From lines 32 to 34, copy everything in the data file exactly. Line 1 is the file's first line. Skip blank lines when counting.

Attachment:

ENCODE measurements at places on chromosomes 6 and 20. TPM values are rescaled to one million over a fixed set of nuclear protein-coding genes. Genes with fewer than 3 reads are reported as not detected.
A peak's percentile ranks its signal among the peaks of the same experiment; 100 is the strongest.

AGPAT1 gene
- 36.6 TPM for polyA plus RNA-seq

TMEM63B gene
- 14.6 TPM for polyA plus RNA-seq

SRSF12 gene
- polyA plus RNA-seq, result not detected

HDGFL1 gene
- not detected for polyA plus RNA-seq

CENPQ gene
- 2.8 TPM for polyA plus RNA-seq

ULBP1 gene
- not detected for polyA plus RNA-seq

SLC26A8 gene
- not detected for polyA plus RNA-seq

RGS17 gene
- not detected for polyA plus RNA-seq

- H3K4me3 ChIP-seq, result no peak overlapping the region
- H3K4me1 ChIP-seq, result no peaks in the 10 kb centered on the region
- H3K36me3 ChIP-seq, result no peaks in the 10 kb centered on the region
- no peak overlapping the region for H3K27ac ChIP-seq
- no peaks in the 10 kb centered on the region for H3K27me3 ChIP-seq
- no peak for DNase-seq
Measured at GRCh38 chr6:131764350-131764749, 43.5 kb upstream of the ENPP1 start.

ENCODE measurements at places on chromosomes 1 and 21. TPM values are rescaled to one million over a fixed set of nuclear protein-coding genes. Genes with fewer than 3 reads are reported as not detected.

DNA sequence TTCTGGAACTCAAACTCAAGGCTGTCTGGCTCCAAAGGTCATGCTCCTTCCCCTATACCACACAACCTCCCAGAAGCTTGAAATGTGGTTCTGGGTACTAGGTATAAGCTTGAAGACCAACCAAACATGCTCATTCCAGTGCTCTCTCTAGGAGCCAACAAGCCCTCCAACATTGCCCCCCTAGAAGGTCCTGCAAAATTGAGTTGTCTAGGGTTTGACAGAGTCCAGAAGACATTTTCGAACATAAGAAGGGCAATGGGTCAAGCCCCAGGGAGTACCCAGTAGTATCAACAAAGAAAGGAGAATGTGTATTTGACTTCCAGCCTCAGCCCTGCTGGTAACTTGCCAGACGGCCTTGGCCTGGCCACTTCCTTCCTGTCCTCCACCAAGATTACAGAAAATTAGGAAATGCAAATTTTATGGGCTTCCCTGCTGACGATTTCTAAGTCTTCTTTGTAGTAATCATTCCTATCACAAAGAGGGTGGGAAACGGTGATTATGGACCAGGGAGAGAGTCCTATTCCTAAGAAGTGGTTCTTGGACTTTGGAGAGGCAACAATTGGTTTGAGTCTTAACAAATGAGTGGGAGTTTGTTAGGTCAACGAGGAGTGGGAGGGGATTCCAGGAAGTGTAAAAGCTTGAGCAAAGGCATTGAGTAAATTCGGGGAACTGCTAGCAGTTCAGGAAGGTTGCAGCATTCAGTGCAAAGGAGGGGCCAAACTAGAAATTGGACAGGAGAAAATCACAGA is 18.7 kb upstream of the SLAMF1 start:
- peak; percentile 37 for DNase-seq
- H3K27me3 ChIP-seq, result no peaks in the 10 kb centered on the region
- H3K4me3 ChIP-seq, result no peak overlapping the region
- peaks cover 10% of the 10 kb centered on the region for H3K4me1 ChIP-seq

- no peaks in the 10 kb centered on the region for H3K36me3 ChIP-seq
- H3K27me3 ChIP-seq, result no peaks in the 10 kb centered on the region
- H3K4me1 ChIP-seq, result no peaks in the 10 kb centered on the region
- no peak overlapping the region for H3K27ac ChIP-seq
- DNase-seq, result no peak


- no peaks in the 10 kb centered on the region for H3K36me3 ChIP-seq
- H3K27me3 ChIP-seq, result no peaks in the 10 kb centered on the region
- H3K4me1 ChIP-seq, result no peaks in the 10 kb centered on the region